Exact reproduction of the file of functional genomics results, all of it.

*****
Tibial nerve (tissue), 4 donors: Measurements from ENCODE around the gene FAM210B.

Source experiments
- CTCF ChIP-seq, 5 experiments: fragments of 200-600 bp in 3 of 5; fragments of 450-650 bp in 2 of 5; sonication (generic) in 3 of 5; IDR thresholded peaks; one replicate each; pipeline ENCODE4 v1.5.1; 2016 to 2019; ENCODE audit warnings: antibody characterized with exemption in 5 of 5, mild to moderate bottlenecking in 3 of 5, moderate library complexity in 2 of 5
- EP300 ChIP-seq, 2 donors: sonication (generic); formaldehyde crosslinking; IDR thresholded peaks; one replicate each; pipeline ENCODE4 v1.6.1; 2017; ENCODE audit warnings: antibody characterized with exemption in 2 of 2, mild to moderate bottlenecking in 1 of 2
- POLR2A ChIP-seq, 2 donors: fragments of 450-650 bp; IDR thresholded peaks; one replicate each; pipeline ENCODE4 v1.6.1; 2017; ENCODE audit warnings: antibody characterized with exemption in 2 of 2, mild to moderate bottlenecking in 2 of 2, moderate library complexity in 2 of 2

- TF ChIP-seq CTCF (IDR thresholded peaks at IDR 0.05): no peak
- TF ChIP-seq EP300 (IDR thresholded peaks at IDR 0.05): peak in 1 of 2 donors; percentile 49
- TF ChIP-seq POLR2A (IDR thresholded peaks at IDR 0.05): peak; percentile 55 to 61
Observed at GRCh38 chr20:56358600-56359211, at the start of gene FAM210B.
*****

Tibial nerve (tissue), 4 donors: Measurements from ENCODE around the gene FAM210B.

Source experiments
- CTCF ChIP-seq, 5 experiments: fragments of 200-600 bp in 3 of 5; fragments of 450-650 bp in 2 of 5; sonication (generic) in 3 of 5; IDR thresholded peaks; one replicate each; pipeline ENCODE4 v1.5.1; 2016 to 2019; ENCODE audit warnings: antibody characterized with exemption in 5 of 5, mild to moderate bottlenecking in 3 of 5, moderate library complexity in 2 of 5
- EP300 ChIP-seq, 2 donors: sonication (generic); formaldehyde crosslinking; IDR thresholded peaks; one replicate each; pipeline ENCODE4 v1.6.1; 2017; ENCODE audit warnings: antibody characterized with exemption in 2 of 2, mild to moderate bottlenecking in 1 of 2
- POLR2A ChIP-seq, 2 donors: fragments of 450-650 bp; IDR thresholded peaks; one replicate each; pipeline ENCODE4 v1.6.1; 2017; ENCODE audit warnings: antibody characterized with exemption in 2 of 2, mild to moderate bottlenecking in 2 of 2, moderate library complexity in 2 of 2

- TF ChIP-seq CTCF (IDR thresholded peaks at IDR 0.05): no peak
- TF ChIP-seq EP300 (IDR thresholded peaks at IDR 0.05): peak in 1 of 2 donors; percentile 49
- TF ChIP-seq POLR2A (IDR thresholded peaks at IDR 0.05): peak; percentile 55 to 61
Observed at GRCh38 chr20:56358600-56359211, at the start of gene FAM210B.